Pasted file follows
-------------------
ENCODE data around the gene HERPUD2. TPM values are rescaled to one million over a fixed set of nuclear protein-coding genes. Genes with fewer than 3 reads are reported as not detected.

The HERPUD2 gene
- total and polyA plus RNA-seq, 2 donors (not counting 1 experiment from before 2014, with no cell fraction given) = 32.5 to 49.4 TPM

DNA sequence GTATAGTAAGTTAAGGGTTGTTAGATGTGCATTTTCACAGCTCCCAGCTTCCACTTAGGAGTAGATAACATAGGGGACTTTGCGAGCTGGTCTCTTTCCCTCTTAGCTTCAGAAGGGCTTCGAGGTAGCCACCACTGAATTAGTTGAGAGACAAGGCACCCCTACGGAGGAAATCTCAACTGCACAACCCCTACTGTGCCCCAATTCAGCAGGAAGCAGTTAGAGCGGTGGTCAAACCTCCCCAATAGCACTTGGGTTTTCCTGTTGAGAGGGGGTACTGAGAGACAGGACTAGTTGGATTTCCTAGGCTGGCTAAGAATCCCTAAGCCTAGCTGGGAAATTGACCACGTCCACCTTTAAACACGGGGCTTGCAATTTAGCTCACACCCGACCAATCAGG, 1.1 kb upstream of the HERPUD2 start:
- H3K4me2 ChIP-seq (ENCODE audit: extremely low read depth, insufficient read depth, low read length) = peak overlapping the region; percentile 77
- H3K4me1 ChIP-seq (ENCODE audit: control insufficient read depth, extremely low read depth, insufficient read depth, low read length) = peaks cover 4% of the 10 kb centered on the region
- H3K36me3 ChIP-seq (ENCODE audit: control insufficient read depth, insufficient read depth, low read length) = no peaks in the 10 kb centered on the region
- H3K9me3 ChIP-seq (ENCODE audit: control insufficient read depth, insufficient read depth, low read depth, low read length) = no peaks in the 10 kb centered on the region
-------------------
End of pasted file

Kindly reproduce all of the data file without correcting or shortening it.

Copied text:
ENCODE data around the gene HERPUD2. TPM values are rescaled to one million over a fixed set of nuclear protein-coding genes. Genes with fewer than 3 reads are reported as not detected.

The HERPUD2 gene
- total and polyA plus RNA-seq, 2 donors (not counting 1 experiment from before 2014, with no cell fraction given) = 32.5 to 49.4 TPM

DNA sequence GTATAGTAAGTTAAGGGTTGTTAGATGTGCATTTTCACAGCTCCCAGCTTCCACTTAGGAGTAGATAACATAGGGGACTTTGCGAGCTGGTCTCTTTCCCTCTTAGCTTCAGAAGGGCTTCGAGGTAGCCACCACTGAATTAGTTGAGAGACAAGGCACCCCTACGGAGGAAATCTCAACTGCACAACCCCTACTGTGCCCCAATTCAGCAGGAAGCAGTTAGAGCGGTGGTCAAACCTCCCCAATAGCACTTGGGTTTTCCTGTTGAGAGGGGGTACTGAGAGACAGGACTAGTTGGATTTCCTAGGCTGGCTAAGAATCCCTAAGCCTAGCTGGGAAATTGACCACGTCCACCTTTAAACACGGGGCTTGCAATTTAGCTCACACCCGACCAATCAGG, 1.1 kb upstream of the HERPUD2 start:
- H3K4me2 ChIP-seq (ENCODE audit: extremely low read depth, insufficient read depth, low read length) = peak overlapping the region; percentile 77
- H3K4me1 ChIP-seq (ENCODE audit: control insufficient read depth, extremely low read depth, insufficient read depth, low read length) = peaks cover 4% of the 10 kb centered on the region
- H3K36me3 ChIP-seq (ENCODE audit: control insufficient read depth, insufficient read depth, low read length) = no peaks in the 10 kb centered on the region
- H3K9me3 ChIP-seq (ENCODE audit: control insufficient read depth, insufficient read depth, low read depth, low read length) = no peaks in the 10 kb centered on the region